As long as your chimney serves its proper function of carrying smoke from the fire in your fireplace up and out of your house all winter long, you might assume that everything is fine with it. But don’t be so quick to let the spring and summer go by without giving this important fixture in your home a little bit of TLC.
After all, just because smoke is making its way out of your home just fine, that doesn’t mean there aren’t some undetected problems — mainly, that other elements are making their way in via cracks or other structural problems. These leaks might not be noticeable at first, but if neglected for too long, they’ll become a bigger and bigger problem.
Some of these problems brought on by chimney leaks might seem like nothing more than an inconvenience; however, they’re potentially setting you up for some serious property damage that could rack up a high bill to fix.
Here’s what you should know about leaky chimneys and what to watch out for…
The Different Types of Chimney Leaks
The challenge behind a leaky chimney is that there are many different kinds and causes. To identify what specific type of leak you’re looking at in your own home, you will likely need an inspection from a certified chimney technician. They’ll be able to examine all the components of your chimney to diagnose where the leak is, what is causing it, and what steps need to be taken to fix it.
Here are several parts of the chimney where your leak could be:
- The Chimney Crown: The crown of your chimney is that large slab of masonry or stone that surrounds the flue opening and covers the top part of the chimney. As you might expect, because this part of your chimney lies horizontal, it takes the most exposure from elements like snow, sleet, and even heavy rain.
Eventually, even the most durable of masonry can get worn down if it develops a crack. Water seeps in, and the freeze-thaw cycle can end up exacerbating these weak points until a small crack turns into a much larger one.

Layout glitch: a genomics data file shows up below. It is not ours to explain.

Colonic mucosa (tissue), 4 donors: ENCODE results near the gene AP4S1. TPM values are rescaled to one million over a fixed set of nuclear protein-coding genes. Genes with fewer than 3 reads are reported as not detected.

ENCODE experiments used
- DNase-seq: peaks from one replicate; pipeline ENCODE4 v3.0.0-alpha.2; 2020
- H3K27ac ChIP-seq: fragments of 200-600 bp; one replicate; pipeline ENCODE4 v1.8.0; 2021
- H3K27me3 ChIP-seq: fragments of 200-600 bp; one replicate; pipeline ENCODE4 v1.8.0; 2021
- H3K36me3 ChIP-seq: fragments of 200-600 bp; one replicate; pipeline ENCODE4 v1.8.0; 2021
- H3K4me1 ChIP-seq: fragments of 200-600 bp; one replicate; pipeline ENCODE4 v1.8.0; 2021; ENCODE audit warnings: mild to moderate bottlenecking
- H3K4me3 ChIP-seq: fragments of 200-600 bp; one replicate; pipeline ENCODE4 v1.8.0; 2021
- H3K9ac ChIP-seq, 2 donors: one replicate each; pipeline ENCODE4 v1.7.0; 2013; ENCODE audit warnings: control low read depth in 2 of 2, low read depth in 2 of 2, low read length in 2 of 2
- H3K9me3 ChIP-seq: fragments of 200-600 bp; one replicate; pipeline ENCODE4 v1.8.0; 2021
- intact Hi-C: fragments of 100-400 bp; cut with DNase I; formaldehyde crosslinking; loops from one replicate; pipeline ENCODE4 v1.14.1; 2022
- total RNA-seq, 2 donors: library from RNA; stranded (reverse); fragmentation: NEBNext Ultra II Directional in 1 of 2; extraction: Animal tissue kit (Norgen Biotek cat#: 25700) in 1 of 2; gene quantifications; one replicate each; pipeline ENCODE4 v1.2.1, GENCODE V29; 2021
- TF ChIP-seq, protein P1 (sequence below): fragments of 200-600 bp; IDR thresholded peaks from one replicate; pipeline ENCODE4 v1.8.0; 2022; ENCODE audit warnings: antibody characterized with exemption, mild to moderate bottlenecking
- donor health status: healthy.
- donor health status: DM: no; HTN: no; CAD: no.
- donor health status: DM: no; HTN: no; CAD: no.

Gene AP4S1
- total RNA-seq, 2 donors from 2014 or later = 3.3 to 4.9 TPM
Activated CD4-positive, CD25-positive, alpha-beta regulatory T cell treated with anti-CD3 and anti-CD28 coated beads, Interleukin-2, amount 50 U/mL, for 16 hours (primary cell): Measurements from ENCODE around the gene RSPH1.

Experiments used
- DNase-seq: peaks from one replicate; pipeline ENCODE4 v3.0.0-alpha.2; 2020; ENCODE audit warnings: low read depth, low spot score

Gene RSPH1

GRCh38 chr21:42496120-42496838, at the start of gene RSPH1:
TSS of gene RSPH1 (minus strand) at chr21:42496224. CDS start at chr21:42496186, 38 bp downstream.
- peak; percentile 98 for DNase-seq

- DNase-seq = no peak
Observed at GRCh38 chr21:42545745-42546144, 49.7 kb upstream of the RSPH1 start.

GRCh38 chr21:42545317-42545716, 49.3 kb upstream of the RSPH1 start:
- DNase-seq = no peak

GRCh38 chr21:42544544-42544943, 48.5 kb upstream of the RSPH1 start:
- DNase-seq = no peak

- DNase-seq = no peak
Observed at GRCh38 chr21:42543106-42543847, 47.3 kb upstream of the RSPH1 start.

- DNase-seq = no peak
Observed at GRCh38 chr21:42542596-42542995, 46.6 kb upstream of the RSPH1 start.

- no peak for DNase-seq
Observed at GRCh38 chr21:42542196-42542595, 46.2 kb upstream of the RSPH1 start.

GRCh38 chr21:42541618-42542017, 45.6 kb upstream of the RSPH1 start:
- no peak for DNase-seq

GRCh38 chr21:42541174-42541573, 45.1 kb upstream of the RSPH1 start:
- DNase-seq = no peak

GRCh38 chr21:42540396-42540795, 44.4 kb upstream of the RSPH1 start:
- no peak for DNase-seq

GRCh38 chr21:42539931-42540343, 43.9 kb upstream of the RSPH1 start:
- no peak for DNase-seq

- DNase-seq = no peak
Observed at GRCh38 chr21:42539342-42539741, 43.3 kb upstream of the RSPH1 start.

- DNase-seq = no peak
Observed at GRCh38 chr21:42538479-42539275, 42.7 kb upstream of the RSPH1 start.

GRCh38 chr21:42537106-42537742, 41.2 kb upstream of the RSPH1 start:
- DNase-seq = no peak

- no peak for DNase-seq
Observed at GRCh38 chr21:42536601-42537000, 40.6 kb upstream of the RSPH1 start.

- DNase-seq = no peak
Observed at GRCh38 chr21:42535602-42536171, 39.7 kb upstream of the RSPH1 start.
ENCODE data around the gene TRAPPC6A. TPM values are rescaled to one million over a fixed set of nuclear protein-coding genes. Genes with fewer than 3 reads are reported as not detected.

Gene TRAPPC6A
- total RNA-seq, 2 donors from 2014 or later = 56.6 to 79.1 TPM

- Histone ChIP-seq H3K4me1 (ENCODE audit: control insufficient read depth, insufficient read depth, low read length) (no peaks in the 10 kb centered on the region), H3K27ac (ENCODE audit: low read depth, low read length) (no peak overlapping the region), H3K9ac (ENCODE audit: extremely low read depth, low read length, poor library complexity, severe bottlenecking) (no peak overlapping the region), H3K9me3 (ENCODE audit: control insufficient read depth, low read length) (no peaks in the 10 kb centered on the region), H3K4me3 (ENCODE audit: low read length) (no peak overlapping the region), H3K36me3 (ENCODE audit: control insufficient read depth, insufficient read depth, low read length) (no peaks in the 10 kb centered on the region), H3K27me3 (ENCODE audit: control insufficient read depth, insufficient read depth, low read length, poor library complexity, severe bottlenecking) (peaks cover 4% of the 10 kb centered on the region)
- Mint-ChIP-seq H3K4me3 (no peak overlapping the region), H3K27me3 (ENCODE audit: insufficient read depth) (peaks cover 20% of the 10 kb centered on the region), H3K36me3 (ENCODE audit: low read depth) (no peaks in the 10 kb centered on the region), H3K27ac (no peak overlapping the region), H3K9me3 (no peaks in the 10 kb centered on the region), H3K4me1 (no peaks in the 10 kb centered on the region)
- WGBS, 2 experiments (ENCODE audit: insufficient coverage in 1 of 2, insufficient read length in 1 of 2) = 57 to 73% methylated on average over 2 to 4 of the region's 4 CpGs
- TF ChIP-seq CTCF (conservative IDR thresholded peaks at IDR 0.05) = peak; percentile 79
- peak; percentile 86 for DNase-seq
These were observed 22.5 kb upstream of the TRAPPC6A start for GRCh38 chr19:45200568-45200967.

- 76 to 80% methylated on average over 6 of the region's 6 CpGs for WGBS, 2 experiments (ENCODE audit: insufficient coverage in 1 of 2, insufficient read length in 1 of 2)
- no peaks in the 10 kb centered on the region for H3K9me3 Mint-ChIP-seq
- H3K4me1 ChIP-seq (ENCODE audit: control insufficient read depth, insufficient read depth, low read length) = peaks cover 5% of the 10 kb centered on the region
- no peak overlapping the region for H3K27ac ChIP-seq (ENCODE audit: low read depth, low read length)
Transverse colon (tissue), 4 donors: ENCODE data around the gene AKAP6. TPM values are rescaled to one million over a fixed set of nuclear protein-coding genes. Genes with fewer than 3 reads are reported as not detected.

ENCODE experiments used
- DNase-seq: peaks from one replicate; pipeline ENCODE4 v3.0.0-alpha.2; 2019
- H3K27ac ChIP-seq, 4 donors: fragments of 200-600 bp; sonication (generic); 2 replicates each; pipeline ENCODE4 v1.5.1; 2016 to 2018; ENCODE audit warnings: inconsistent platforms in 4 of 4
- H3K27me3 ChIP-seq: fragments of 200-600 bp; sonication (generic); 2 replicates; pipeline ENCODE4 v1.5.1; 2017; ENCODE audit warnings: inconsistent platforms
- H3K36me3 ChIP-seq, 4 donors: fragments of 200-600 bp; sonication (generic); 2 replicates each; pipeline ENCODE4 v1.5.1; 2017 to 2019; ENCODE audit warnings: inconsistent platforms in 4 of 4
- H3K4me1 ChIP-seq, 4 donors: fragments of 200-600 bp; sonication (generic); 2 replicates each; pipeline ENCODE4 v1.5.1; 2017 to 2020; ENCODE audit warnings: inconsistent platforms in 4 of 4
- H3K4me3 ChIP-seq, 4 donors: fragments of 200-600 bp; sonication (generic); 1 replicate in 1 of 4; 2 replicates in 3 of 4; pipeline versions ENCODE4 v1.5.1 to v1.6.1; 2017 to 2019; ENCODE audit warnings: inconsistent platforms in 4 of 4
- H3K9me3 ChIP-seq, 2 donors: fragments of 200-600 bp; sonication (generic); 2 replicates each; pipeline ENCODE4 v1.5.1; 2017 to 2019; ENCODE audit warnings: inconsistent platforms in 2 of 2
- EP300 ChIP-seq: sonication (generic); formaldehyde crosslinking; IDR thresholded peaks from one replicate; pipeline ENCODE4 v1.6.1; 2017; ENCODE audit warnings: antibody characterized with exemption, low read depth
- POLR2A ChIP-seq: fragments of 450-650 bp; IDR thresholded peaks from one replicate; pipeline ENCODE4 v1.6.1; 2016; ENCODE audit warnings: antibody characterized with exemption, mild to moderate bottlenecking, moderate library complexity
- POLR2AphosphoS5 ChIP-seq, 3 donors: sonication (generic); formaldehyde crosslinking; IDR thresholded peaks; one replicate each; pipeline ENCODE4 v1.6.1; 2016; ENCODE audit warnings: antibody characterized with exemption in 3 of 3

- The Chimney Cap: This is the part of your chimney that protects the flue — it’s usually a metal structure, sometimes cage-like in its appearance, that sits on top of the crown and covers the flue. Because it is vented, smoke from the flue can still escape, but its vents are small enough that animals aren’t able to get in, and most precipitation is blocked from the flue opening.
At least, that’s how the cap is supposed to work. Sometimes it sustains damage, opening up the flue and exposing it to the elements. If something like water, debris, or even a small animal goes into the flue and gets stuck, this could cause damage to the flue liner, ultimately creating the potential for bigger problems.
- Masonry: Like the chimney crown, the masonry — that is, the brick and mortar that make up the main part of your chimney — is incredibly durable. Unfortunately, it’s not unbreakable. Brick and mortar are porous materials, which make them ideal for letting smoke and gas pass through. But when water gets into one of those pores and goes through the freeze-thaw cycle, ultimately expanding when it turns to ice, then melting away when the temperatures rise again…well, you’re looking at a tiny pore becoming a much bigger gap. After several freeze-thaw cycles, even the tiniest of cracks or holes in the masonry can expand into a much bigger problem.
- Flashing: The final component of your chimney that could possibly sustain damage is the flashing. These are the metal strips that seal the joint where the chimney meets the roof. Flashing is sealed with waterproof products that keep the rain and snow from getting in between the cracks. These waterproof seals can sometimes wear away because of old age or especially harsh weather. In other situations, the seal might not have been high quality to begin with, or a poorly done roof renovation could leave the flashing vulnerable. Leaks coming in through the flashing will resemble what you would see from a leaking roof, with water dropping from the ceiling or behind the walls.
How to Address Leaks
The best way to take care of a leak is by being proactive — you want to catch these problems when they’re small. Routine annual maintenance, including both an inspection and a sweeping, will go a long way in identifying places where your chimney is damaged or deteriorating.
It’s also important to have your fireplace sufficiently waterproofed with a masonry sealant. This type of sealant will allow the brick and mortar to retain their semi-porous quality, thus letting smoke out of your chimney the way they’re supposed to, but while blocking water from being absorbed into the pores.